Why “Jojo Rabbit” Deserved Its Oscar

Feb. 13 2020

At the Academy Awards last Sunday, the film Jojo Rabbit—about a boy in Nazi Germany whose mother is secretly hiding a Jewish child—won the prize for “best adapted screenplay,” and was nominated for several others. John Podhoretz, who is no fan of Holocaust movies, or of Jojo Rabbit’s writer-director Taika Waititi (né Cohen), was surprised to find himself praising the film:

Jojo is Johannes, a boy whose father is (he thinks) off fighting the war and whose glamorous mother (Scarlett Johansson) goes off every day to do things about which he is not in the least curious. Lonely and solitary, he consoles himself through conversations with an imaginary Hitler (played by Waititi), who is every bit the ten-year-old boy Jojo is.

As the film begins, Jojo goes off for the weekend to train as part of the Hitler Youth, a broadly comic sequence featuring ludicrous exercises that suddenly becomes something else when Jojo is tasked with killing a rabbit with his bare hands to demonstrate his readiness to serve the Nazi cause. His inability to do so leads to the mocking nickname that gives the movie its title. And the reversal of mood in the scene gives a hint of the reversals Jojo will experience as the movie continues.

Waititi shows an uncommon grace in his portrayal of Jojo, who has had his head pumped full of disgusting ideas he barely even understands. What he does understand is the joy of a uniform, its swastika insignia, and the hunter’s knife that comes with it—and the fatherless fantasy that Hitler could be his intimate friend.

His mother is afraid that the Nazis are turning Jojo into a robot, but his problem is not a lack of feeling; it’s too much feeling. It is precisely his openness to emotion that will save Jojo. And it will cause him to experience terrible grief in the town square. It’s a scene that features one of the most devastating and brilliantly rendered moments in contemporary cinema, and fittingly so, since Jojo Rabbit is just an extraordinary piece of work and maybe the year’s best film.

Read more at Washington Free Beacon

More about: Film, Holocaust, Nazi Germany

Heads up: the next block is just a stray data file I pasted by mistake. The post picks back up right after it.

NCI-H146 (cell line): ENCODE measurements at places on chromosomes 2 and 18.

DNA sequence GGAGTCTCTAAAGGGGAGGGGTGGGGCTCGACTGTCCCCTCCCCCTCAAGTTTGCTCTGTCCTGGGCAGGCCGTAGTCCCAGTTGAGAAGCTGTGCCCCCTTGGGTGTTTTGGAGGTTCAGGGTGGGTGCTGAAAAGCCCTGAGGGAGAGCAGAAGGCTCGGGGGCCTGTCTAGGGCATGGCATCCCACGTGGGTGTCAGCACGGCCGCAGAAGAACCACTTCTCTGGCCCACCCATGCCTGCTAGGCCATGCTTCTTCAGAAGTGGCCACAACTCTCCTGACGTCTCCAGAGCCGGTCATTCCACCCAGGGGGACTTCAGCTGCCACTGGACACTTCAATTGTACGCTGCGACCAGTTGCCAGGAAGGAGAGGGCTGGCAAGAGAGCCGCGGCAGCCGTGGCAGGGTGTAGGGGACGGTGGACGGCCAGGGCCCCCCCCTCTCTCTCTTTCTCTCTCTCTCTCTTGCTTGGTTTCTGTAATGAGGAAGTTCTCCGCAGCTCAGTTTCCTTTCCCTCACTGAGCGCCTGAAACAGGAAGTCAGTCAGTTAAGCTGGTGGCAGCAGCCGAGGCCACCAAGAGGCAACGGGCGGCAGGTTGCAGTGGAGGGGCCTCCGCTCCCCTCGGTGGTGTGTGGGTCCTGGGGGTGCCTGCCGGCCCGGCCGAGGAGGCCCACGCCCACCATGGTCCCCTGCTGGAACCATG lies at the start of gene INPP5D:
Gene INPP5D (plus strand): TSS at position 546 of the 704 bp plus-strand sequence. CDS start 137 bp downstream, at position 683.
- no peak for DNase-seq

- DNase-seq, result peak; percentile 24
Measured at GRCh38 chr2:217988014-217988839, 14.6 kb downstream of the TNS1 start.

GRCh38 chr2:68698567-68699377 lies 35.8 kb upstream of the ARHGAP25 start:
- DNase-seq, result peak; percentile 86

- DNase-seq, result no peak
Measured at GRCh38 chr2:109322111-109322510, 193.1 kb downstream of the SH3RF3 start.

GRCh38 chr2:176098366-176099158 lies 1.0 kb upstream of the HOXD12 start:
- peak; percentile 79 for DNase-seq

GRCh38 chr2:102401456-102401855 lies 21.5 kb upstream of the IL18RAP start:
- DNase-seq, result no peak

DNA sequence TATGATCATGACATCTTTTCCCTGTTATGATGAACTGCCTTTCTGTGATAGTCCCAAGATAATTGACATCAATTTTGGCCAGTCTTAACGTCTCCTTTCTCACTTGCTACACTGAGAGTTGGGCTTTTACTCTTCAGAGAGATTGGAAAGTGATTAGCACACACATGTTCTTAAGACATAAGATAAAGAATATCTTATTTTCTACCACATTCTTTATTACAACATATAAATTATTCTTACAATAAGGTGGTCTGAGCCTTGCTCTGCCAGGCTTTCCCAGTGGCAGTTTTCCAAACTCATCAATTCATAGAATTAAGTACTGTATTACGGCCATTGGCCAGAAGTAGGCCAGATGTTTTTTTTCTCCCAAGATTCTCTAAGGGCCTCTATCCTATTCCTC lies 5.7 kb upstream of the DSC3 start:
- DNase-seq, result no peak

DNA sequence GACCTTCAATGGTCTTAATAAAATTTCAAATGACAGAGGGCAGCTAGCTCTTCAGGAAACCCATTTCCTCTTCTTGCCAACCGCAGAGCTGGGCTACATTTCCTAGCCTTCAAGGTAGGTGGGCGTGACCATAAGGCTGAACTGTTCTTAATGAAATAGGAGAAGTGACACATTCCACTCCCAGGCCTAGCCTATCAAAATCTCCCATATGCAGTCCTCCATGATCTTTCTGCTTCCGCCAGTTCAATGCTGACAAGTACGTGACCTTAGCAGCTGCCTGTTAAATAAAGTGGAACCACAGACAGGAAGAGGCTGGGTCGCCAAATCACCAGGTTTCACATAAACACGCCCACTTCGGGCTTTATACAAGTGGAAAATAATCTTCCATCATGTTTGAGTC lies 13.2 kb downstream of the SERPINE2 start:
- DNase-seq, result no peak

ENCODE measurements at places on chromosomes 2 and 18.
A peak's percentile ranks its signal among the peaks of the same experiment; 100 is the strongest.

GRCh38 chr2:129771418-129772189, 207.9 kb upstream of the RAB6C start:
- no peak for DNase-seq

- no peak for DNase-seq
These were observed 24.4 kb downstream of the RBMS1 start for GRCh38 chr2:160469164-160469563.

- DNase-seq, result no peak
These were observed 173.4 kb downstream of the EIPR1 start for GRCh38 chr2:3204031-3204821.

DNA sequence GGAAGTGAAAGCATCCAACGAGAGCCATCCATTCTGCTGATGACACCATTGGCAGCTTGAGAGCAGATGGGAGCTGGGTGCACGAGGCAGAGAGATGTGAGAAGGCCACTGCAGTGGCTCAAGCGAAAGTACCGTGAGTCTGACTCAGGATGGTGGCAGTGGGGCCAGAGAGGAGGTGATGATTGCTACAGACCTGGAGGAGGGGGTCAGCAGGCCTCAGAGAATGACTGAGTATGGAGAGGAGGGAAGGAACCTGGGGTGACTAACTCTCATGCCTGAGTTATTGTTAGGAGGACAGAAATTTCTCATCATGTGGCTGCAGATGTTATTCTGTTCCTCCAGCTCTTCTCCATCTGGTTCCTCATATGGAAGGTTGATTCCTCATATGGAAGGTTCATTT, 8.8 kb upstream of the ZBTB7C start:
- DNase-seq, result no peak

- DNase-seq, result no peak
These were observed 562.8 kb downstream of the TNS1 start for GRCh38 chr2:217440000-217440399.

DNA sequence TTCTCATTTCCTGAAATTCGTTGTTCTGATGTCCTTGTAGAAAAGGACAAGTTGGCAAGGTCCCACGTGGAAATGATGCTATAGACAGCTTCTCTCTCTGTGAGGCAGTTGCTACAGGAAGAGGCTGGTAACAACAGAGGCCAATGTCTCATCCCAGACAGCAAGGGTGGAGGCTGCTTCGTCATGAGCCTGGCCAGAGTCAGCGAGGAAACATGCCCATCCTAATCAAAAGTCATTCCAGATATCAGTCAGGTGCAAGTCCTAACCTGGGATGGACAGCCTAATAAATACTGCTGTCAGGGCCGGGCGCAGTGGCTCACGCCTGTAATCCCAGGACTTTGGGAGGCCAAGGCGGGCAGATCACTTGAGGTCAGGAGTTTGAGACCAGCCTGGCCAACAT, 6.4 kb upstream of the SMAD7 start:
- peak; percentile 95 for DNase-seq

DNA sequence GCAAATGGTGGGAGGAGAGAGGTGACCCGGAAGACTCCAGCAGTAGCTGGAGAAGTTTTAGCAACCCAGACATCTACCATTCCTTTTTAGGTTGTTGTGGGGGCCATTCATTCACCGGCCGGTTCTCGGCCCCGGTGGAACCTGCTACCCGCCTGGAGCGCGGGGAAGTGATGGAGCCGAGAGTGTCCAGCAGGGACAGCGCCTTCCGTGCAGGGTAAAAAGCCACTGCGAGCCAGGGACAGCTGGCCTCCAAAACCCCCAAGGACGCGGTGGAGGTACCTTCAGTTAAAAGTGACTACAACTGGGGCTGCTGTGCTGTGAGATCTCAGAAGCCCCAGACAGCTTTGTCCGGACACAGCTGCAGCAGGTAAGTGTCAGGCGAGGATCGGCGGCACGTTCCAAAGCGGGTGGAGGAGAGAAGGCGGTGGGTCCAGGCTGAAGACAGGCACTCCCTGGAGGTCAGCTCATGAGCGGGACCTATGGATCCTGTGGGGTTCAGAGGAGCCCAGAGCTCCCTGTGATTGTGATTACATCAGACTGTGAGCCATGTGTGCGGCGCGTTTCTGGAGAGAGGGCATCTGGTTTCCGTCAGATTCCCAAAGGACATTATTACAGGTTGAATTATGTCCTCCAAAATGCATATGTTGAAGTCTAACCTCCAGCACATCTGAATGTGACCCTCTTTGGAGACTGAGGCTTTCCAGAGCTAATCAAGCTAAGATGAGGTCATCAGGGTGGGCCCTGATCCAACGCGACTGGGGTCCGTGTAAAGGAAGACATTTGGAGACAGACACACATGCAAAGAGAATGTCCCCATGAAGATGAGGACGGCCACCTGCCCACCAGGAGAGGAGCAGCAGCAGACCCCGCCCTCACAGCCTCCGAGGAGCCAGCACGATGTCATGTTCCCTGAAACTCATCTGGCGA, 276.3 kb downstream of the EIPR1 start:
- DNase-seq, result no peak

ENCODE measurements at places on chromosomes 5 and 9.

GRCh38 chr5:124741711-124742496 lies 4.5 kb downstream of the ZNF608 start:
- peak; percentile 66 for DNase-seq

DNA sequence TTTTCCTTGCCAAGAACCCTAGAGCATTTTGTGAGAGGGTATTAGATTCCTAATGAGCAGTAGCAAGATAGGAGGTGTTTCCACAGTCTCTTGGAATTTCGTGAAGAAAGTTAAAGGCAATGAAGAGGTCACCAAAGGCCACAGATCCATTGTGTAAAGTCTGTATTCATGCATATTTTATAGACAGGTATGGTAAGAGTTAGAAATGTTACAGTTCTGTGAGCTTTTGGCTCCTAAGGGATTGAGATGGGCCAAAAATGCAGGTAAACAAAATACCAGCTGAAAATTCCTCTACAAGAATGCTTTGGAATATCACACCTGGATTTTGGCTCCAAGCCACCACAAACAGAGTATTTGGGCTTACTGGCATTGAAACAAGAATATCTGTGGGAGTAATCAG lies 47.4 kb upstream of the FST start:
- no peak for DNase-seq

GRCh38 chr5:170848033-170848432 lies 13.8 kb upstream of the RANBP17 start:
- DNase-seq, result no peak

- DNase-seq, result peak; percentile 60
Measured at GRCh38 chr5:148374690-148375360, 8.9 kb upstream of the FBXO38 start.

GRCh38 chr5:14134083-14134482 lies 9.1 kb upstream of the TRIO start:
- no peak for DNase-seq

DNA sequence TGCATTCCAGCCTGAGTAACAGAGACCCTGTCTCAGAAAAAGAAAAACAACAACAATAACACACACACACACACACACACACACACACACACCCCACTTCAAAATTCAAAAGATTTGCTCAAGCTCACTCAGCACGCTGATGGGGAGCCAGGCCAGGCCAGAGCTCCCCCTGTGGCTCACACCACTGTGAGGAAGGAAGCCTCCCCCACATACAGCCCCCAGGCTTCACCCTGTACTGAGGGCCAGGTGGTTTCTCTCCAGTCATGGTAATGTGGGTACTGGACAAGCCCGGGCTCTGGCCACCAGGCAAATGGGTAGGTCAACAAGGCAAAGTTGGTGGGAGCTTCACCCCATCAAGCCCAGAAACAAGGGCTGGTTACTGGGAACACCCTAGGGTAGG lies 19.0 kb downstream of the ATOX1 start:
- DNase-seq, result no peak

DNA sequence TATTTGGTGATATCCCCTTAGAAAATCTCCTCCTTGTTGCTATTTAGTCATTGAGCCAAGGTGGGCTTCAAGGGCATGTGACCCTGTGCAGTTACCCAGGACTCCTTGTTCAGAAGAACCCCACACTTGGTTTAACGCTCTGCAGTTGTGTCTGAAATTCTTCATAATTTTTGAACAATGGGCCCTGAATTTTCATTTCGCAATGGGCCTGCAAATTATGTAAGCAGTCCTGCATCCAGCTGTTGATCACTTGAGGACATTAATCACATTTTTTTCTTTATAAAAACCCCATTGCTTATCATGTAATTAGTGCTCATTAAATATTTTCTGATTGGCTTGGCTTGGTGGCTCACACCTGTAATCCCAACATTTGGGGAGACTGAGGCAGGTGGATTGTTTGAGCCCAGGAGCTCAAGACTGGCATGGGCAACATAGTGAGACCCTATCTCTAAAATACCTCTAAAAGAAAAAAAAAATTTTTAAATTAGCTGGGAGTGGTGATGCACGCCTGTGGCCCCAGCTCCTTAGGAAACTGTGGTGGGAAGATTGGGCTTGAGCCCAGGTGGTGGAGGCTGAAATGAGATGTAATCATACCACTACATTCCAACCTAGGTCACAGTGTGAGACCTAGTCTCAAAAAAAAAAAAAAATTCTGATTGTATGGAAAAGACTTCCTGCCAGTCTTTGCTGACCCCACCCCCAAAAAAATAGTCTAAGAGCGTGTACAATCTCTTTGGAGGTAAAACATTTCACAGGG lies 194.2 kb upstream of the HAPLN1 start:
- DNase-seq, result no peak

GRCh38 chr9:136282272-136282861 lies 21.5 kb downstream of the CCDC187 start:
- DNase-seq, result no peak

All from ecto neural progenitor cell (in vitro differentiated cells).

When It Comes to Peace with Israel, Many Saudis Have Religious Concerns

Sept. 22 2023

While roughly a third of Saudis are willing to cooperate with the Jewish state in matters of technology and commerce, far fewer are willing to allow Israeli teams to compete within the kingdom—let alone support diplomatic normalization. These are just a few results of a recent, detailed, and professional opinion survey—a rarity in Saudi Arabia—that has much bearing on current negotiations involving Washington, Jerusalem, and Riyadh. David Pollock notes some others:

When asked about possible factors “in considering whether or not Saudi Arabia should establish official relations with Israel,” the Saudi public opts first for an Islamic—rather than a specifically Saudi—agenda: almost half (46 percent) say it would be “important” to obtain “new Israeli guarantees of Muslim rights at al-Aqsa Mosque and al-Haram al-Sharif [i.e., the Temple Mount] in Jerusalem.” Prioritizing this issue is significantly more popular than any other option offered. . . .

This popular focus on religion is in line with responses to other controversial questions in the survey. Exactly the same percentage, for example, feel “strongly” that “our country should cut off all relations with any other country where anybody hurts the Quran.”

By comparison, Palestinian aspirations come in second place in Saudi popular perceptions of a deal with Israel. Thirty-six percent of the Saudi public say it would be “important” to obtain “new steps toward political rights and better economic opportunities for the Palestinians in the West Bank and Gaza.” Far behind these drivers in popular attitudes, surprisingly, are hypothetical American contributions to a Saudi-Israel deal—even though these have reportedly been under heavy discussion at the official level in recent months.

Therefore, based on this analysis of these new survey findings, all three governments involved in a possible trilateral U.S.-Saudi-Israel deal would be well advised to pay at least as much attention to its religious dimension as to its political, security, and economic ones.

Read more at Washington Institute for Near East Policy

More about: Islam, Israel-Arab relations, Saudi Arabia, Temple Mount